Those for the case of hyperbolic spectrum are presented in Fig. 14. The maximum displacements of both flexible and stiff edges are calculated by modal superposition method, using complete CQC method. These values are then normalized by the maximum displacement in the x direction produced by the same earthquake in an associated torsionally balanced building with stiffness and mass values similar to those of the asymmetric building but coincident centers of mass and rigidity.
Fig. 14 Normalized displacements of the stiff and flexible edges; hyperbolic spectrum.
The normalized flexible edge displacement is plotted as a function of for different values of eccentricity and a plan aspect ratio of in Fig. 11. In all cases flexible edge displacement in the structure is greater than the displacement of the associated symmetric structure. Of particular interest is the fact that there is a sharp increase in flexible edge displacement when falls below about 1.0.
It is also of interest to note that resonance between uncoupled translational and torsional frequencies, i.e., when , does not cause any significant increase in response.
Frequency resonance is not, therefore, a critical issue. Plots of normalized stiff edge displacement are shown in Fig. 13, again for different values of eccentricity and a plan aspect ratio of . Stiff edge displacement is less than 1 for. For , that is for torsionally flexible behaviour, stiff edge displacement starts to increase and can be, substantially, higher than 1. The results presented in Figs. 13 and 14 clearly suggest that buildings with low torsional stiffness may experience large displacements, causing distress in both structural and nonstructural components.
3. Torsional provisions in seismic codes as applied one-storey buildings
Most seismic building codes Formulate the design torsional moment at each storey as a product of the storey shear and a quantity termed design eccentricity. These provisions usually specify values of design eccentricities that are related to the static eccentricity between the center of rigidity and the center of mass. The earthquake-induced shears are applied through points located at the design eccentricities. A static analysis of the structure for such shears provides the design forces in the various elements of the structure. In some codes the design eccentricities include a multiplier on the static eccentricity to account for possible dynamic amplification of the torsion. The design eccentricities also include an allowance for accidental torsion. Such torsion is supposed to be induced by the rotational component of the ground motion and by possible deviation of the centers of rigidity and mass from their calculated positions. The design eccentricity formulae, given in building codes, can be written in two following parts:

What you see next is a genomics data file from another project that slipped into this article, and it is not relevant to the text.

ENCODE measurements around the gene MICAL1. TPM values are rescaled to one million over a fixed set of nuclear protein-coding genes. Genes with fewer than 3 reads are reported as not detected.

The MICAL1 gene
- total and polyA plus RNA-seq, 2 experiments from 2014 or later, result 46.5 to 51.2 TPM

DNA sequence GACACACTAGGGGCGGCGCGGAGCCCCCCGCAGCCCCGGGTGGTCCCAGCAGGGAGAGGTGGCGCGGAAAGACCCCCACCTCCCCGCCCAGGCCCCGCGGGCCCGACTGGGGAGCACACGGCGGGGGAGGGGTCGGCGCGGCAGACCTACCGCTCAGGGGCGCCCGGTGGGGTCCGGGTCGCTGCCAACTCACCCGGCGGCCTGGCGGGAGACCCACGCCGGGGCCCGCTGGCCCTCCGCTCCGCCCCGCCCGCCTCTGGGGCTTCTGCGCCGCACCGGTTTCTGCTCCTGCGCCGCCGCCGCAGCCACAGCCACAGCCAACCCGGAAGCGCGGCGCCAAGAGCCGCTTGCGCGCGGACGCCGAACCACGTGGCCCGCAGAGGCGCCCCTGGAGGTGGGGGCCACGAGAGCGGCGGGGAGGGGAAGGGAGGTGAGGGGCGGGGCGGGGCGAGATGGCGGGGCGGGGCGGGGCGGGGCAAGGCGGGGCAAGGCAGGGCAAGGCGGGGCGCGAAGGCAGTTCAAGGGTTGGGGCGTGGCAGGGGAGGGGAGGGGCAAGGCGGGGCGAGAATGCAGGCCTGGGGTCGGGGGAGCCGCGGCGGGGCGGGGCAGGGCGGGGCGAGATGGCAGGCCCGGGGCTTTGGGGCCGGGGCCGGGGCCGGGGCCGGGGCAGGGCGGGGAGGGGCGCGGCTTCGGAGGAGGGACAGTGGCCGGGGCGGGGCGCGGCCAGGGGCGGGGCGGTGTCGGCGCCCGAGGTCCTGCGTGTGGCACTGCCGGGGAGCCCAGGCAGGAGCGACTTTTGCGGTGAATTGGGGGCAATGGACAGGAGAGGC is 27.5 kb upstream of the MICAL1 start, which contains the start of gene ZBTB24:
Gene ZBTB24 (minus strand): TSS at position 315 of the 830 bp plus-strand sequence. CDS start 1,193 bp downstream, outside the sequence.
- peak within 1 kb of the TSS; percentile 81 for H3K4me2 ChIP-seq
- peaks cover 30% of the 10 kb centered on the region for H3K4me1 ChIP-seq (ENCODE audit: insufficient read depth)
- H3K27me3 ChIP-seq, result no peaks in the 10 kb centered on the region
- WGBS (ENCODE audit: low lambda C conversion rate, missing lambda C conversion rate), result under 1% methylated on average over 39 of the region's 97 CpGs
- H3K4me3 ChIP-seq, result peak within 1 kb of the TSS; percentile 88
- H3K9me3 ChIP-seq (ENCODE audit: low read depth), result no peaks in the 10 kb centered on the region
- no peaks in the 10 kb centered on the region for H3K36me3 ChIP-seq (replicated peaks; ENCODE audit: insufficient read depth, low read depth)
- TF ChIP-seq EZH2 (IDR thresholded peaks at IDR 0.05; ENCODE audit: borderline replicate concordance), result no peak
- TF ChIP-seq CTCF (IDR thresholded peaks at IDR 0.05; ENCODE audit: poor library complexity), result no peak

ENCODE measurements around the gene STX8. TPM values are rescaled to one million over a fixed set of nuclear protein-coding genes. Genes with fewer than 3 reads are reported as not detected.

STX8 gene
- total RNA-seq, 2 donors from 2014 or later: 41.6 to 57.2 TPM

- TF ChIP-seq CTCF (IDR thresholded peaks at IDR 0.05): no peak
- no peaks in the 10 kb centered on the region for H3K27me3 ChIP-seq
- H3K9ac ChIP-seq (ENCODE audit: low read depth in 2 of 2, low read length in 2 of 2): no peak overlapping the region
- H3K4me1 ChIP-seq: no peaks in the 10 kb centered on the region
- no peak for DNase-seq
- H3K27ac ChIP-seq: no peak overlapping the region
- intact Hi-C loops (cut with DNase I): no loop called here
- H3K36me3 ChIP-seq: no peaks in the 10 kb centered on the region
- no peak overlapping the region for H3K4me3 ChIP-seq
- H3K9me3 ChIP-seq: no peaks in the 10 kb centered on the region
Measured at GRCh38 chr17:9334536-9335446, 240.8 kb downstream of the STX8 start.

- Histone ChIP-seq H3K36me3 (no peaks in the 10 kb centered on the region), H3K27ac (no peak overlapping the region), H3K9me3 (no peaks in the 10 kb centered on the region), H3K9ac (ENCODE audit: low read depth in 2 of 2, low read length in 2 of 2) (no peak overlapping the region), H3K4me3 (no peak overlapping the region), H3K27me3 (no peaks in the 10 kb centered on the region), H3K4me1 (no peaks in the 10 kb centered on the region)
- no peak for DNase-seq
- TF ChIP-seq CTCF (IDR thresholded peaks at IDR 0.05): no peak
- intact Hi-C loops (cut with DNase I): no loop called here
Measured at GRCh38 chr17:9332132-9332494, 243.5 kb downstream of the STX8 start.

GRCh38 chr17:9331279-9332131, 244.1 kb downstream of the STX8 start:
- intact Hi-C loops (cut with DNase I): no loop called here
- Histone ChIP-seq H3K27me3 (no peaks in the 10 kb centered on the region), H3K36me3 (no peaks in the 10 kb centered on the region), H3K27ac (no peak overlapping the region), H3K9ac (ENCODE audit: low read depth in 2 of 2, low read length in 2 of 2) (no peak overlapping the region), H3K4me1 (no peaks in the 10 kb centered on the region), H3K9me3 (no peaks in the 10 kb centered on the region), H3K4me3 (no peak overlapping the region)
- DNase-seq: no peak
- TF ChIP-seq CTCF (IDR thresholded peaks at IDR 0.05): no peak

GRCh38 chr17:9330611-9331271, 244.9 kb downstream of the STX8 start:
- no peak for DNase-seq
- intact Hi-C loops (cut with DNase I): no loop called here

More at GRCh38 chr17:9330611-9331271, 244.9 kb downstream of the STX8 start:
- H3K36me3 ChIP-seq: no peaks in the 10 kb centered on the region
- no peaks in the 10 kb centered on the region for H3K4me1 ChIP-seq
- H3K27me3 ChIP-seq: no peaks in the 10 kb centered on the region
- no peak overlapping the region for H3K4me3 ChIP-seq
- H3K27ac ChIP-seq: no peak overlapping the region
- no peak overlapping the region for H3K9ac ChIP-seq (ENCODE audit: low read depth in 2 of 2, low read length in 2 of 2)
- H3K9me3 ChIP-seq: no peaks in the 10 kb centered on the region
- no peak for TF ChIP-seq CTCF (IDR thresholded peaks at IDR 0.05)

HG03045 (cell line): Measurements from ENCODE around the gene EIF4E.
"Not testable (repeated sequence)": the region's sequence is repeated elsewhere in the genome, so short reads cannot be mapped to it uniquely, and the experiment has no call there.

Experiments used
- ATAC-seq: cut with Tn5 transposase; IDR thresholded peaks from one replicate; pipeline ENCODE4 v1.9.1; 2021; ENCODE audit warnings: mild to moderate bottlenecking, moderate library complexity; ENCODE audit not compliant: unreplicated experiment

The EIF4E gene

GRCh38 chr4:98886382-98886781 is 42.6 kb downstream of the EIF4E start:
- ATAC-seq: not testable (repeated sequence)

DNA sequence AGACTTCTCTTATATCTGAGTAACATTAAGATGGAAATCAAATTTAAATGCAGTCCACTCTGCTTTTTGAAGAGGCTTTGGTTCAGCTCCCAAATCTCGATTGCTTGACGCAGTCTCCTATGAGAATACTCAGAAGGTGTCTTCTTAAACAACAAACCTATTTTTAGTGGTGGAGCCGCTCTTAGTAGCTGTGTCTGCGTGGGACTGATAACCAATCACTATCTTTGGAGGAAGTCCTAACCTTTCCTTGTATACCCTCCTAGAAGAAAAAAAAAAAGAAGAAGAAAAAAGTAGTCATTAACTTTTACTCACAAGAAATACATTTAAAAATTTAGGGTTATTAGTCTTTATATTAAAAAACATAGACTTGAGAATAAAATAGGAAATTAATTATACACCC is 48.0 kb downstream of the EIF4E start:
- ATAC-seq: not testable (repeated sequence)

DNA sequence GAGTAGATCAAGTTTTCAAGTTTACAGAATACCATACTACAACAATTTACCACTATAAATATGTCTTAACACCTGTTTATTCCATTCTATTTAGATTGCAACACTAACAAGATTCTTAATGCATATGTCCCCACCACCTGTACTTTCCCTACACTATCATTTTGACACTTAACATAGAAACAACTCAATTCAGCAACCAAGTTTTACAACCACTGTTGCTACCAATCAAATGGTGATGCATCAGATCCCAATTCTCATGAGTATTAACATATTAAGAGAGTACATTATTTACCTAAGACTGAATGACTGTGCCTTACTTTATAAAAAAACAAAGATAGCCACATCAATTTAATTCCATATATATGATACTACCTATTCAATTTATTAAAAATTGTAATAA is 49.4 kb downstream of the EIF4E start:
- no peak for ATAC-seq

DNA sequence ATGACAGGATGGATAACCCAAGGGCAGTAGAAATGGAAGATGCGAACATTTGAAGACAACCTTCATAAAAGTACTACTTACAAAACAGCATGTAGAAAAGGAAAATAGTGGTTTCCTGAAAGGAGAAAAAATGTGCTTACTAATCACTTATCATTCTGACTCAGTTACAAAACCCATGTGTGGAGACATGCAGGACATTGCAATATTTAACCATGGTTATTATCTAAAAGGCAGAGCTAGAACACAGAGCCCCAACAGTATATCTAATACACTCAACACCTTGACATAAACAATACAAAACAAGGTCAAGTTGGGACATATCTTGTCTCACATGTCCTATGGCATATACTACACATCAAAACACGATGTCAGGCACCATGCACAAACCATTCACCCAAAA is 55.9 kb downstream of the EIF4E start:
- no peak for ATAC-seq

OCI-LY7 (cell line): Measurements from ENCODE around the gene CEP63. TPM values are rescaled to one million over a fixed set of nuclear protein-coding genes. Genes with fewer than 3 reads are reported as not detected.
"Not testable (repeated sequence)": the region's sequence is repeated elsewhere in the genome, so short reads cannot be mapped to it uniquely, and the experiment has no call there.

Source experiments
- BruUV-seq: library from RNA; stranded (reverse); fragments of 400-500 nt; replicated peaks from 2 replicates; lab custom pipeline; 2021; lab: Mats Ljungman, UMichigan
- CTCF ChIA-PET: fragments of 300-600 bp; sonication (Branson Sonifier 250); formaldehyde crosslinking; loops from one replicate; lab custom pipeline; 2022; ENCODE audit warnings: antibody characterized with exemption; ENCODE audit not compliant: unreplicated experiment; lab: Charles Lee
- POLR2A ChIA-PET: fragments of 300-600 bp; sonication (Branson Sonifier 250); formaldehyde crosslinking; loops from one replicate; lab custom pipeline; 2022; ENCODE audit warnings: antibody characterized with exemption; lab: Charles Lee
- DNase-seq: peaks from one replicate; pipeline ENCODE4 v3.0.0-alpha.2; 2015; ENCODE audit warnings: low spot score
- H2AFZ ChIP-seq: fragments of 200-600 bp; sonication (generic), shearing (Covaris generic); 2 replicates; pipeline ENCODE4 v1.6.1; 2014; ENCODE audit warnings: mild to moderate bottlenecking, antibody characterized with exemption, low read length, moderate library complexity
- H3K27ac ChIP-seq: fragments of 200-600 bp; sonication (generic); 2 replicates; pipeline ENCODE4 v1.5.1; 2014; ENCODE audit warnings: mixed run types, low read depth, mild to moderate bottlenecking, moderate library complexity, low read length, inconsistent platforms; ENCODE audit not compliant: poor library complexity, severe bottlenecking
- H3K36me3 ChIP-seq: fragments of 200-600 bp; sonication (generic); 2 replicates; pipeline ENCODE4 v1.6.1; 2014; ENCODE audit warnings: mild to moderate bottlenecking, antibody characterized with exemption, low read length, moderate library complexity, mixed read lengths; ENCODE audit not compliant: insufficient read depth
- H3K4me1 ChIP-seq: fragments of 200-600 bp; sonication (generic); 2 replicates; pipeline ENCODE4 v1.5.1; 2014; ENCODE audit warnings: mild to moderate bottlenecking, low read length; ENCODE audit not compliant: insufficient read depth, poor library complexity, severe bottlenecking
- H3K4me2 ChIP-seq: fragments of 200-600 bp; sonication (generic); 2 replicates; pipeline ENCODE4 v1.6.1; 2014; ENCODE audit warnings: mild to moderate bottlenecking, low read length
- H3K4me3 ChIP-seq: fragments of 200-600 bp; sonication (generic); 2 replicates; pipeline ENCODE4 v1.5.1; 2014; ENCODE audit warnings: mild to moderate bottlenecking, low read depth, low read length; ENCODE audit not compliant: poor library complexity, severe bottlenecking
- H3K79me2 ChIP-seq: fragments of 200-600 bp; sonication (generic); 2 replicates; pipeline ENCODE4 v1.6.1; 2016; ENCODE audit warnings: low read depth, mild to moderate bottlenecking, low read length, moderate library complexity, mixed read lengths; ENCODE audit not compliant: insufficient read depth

The first part is expressed as some magnification factor times the structural eccentricity. This part deals with the complex nature of torsion and the effect of the simultaneous action of the two horizontal ground disturbances.
The second term is called accidental eccentricity to account for the possible additional torsion arising from variations in the estimates of the relative rigidities, uncertain estimates of dead and live loads at the floor levels, addition of wall panels and partitions; after completion of the building, variation of the stiffness with time and, Inelastic or plastic action. The effects of possible torsional motion of the ground are also considered to be included in this term. This terms in general a function of the plan dimension of the building in the direction of the computed eccentricity.
In Iranian code, in case of structures with rigid floors in their own plan, an additional accidental eccentricity is introduced through the effects generated by the uncertainties associate with the distribution of the mass level and/or the spatial variation of the ground seismic movement, (Iranian code 2800, 2005). This is considered for each design direction and for each level and also is related to the center of mass. The accidental eccentricity is computed with the relationship
where is the accidental eccentricity of mass for storey i from its nominal location, applied in the same direction at all levels; – the floor dimension perpendicular to the direction of the seismic action. If the lateral stiffness and mass are not distributed in plan and elevation, the accidental torsional effects may be accounted by multiplying an amplification factor as follow
where and are maximum and average diaphragm displacements of the structure, respectively, (see Fig. 15).
A study of free vibration characteristics of an eccentric one-storey structural model is presented. It is shown in the previous sections that the significance of the coupling effect of an eccentric system depends on the magnitude of the eccentricity between the centers of mass and of rigidity and the relative values of the uncoupled torsional and translational frequencies of the same system without taking the eccentricity into account. The coupling effect for a given eccentricity is the greatest when the uncoupled torsional frequency, , and translational frequency,of the system are equal. As the value of increases, the coupling effect decreases. For small eccentricities, the motions may reasonably be considered uncoupled if the ratio of exceeds 2.5.
In addition, it is shown that the locus of the associated center of rotation can be formulated corresponding for a given eccentricity. Note that, for all values of eccentricity, as the value of the uncoupled natural frequencies ratio increases the center of rotation shifts away from the center of rigidity for the first mode and approaches the center of mass for the higher mode. It is also shown that, the torsional behaviour of the model assembled, using our approach, can be classified based on the nature of the instantaneous center of rotation.
It is well known that asymmetric or torsionally unbalanced buildings are vulnerable to damage during an earthquake. Resisting elements in such buildings could experience large displacements and distress. With eccentricity defined for one-storey buildings, the torsional provisions or building codes can then be applied for a seismic design or such structures.
The author gratefully acknowledges the financial support provided by the Office of Vice Chancellor for Research of Islamic Azad University, Kerman Branch.